Former world number one, Heena Sidhu has withdrawn from the Asian Airgun Shooting Championship in Iran scheduled for December. The event is to be held in Iran’s capital, Tehran.
Heena, who is a two-time Olympian, in a series of tweets shared that she had pulled out of the competition because of the compulsory hijab rule for all women athletes.
Hijab is a veil that covers the head and the chest of women and is primarily donned by Muslim women in public and in the presence of adult males outside of their immediate family.
Talking about her decision, she tweeted:
I am proud to be a sportsperson because people from different cultures, backgrounds, sexes, ideologies, religion can come together and compete without biases. Sport is an exhibition of sheer human effort and performance. It is our ability to dig deep for strength, will power and determination. This is the reason I compete and I cannot compete for anything lesser than this.
According to her, making the hijab mandatory for all the sportswomen is “not in the spirit of sports.”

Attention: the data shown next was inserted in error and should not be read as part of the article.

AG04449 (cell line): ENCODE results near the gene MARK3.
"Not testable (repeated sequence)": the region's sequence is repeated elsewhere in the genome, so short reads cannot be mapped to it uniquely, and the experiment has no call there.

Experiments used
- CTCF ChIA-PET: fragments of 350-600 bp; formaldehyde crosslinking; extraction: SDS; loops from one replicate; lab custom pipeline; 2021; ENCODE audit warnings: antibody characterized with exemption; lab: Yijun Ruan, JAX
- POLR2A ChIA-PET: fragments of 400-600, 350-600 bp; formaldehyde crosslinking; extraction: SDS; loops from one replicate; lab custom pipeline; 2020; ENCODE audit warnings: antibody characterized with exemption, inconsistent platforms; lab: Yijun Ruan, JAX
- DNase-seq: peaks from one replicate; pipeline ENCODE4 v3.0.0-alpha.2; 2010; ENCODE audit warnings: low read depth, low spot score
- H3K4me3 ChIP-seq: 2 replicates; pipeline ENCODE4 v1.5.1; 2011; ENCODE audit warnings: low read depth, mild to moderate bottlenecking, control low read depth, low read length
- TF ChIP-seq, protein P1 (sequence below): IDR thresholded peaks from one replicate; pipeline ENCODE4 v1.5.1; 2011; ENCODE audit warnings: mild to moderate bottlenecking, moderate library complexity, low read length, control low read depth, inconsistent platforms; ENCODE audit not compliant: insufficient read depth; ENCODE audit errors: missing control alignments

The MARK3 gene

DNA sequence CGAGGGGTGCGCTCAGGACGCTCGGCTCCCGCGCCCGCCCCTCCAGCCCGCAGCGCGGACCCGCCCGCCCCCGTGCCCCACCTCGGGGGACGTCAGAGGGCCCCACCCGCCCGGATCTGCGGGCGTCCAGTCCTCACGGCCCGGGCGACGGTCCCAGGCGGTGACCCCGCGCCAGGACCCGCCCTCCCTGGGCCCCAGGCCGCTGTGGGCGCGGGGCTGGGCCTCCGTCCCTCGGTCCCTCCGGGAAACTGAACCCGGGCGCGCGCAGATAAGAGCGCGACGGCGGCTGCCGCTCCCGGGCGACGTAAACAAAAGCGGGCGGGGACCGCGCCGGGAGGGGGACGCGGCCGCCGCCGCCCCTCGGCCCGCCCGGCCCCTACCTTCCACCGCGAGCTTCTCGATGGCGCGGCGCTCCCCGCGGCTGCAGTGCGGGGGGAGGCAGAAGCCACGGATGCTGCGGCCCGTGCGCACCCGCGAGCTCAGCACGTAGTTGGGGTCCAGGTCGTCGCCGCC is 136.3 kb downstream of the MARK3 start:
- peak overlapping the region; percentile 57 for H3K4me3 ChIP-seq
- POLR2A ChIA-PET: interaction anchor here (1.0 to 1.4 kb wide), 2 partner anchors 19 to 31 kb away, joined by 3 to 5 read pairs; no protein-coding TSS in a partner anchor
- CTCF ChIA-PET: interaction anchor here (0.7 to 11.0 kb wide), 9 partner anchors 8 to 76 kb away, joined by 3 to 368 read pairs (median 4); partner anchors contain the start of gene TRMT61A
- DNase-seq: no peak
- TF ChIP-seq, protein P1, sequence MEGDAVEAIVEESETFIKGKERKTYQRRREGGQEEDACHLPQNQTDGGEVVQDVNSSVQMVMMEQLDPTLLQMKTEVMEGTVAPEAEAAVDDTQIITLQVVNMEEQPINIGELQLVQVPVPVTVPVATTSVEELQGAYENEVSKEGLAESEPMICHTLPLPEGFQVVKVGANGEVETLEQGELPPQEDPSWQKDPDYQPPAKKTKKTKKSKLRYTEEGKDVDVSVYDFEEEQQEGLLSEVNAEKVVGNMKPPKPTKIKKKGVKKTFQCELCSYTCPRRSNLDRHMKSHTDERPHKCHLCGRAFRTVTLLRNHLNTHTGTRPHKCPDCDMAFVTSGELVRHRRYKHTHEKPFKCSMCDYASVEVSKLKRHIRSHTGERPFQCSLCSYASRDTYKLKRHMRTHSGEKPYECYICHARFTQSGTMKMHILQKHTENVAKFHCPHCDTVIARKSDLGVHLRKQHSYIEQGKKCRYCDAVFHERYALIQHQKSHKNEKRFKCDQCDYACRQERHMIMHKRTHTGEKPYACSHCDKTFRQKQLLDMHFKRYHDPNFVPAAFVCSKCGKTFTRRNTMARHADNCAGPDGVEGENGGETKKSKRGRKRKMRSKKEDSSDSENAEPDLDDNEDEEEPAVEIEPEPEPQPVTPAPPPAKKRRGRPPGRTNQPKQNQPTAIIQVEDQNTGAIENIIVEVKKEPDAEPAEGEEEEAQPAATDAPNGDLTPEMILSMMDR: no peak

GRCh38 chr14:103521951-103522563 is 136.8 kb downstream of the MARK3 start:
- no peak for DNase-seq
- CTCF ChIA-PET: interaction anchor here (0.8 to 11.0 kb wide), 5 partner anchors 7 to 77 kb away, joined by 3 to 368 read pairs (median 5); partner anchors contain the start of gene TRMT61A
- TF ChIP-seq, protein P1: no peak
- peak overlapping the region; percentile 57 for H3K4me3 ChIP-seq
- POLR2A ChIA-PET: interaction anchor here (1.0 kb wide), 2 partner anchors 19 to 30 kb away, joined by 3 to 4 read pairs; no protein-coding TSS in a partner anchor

The hijab was made compulsory in the aftermath of the Iranian Revolution or the Islamic Revolution of 1979 that marked the overthrow of the US-supported Pahlavi dynasty by Ayatollah Khomeini, the leader of the revolution.
Though Heena wrote that she is not a revolutionary, she has definitely made a radical move.
When a woman has the choice to wear hijab, shouldn't she also have the choice not to wear it? Especially in a sporting competition where women from across the globe will participate, does making the hijab compulsory for all women make sense?
Heena made it to the qualification round for 10m women’s air pistol in the Rio Olympics and finished 14th. In the 2013 World Cup, she won a gold too.
It is encouraging to see that her decision has received support.
“I thank the NRAI (National Rifle Association of India) for respecting my views and I would also like to wish luck to our team competing in Iran. Let's concentrate on competition than the hijab,” she said.
For Heena, it may be a personal choice, but it sets a precedent.
By withdrawing from the competition, Heena has shown that if women want, no one can stop them from exercising their choices.
It is time to set sportswomen free from cultural and social norms, to not make them compulsorily wear a hijab or worry about their hemlines and fashion trends. It is time to simply let them be.